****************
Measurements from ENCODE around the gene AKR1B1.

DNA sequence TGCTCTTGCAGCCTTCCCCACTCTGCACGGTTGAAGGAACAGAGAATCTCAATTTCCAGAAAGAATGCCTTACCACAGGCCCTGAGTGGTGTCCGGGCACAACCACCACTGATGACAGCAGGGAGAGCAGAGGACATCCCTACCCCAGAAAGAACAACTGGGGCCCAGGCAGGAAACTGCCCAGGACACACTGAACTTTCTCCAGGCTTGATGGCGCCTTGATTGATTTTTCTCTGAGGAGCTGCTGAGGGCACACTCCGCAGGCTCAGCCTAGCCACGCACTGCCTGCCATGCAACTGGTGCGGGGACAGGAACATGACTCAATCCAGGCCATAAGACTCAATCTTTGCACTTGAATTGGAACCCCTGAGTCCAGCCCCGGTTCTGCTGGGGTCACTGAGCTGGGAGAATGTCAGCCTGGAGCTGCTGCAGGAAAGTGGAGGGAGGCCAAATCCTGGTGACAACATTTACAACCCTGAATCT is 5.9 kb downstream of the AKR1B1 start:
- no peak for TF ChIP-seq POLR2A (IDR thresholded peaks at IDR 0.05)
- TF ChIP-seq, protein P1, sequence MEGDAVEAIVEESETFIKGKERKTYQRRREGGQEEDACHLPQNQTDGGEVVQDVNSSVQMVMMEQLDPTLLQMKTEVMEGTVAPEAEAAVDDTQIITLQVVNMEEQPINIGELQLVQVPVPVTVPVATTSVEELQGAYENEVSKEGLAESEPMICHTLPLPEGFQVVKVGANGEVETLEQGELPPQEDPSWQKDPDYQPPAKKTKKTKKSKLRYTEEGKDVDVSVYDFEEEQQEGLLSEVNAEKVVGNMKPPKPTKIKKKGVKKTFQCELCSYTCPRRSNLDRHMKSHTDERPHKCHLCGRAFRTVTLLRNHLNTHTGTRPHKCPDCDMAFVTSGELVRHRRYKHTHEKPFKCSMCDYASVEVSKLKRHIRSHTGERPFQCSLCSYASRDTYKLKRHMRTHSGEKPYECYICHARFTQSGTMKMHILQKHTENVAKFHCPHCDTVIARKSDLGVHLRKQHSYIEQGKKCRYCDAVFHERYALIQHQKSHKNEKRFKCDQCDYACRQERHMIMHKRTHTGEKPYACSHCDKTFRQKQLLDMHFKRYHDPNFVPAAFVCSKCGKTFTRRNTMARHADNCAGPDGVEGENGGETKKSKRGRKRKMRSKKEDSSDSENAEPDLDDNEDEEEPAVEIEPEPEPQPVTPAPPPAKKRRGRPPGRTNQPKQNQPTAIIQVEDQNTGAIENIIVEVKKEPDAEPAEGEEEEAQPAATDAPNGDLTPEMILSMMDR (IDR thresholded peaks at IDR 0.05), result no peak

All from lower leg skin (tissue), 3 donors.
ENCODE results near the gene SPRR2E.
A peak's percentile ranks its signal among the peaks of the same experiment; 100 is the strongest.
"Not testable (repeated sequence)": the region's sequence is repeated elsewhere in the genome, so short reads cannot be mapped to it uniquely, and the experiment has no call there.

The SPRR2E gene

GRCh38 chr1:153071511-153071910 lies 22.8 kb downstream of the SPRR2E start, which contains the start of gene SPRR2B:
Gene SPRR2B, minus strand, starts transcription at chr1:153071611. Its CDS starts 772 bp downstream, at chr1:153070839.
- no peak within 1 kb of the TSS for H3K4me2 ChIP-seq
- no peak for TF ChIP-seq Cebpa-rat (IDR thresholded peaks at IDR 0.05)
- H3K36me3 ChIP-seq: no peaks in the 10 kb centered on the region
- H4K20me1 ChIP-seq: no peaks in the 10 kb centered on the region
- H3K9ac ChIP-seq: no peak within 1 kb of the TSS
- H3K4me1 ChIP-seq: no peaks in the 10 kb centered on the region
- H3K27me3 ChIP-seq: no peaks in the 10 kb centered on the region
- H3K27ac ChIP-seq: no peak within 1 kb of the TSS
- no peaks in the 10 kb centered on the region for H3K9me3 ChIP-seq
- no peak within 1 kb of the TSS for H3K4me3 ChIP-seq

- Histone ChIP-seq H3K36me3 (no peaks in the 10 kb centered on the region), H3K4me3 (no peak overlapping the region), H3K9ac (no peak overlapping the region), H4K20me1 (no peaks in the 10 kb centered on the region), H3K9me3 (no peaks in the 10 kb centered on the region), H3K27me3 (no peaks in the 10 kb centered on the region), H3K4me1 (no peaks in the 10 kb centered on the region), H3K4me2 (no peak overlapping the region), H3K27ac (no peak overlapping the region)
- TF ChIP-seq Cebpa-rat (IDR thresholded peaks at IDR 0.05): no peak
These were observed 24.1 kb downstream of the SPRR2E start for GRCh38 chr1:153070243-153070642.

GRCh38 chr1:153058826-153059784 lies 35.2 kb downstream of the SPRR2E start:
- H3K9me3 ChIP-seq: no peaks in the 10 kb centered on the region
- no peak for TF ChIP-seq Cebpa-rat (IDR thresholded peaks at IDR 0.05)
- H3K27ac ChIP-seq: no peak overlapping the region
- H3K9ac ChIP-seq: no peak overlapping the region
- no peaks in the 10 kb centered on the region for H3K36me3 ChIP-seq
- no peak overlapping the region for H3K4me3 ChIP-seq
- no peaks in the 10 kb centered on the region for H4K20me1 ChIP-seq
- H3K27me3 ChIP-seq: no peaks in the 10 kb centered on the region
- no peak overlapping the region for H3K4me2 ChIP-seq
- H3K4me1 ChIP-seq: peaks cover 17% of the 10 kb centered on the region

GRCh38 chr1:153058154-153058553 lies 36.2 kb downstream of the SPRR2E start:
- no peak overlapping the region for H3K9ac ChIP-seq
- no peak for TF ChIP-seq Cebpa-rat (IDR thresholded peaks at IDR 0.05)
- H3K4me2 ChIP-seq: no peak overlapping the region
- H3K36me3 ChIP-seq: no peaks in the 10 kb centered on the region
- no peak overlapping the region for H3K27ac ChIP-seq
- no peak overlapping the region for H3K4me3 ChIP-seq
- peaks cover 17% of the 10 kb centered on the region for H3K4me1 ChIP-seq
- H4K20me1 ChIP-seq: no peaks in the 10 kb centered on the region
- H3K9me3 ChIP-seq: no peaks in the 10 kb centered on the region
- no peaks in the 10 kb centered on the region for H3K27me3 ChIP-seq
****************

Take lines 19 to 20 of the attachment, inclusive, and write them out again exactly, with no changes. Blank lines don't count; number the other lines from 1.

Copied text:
- H3K27ac ChIP-seq: no peak within 1 kb of the TSS
- no peaks in the 10 kb centered on the region for H3K9me3 ChIP-seq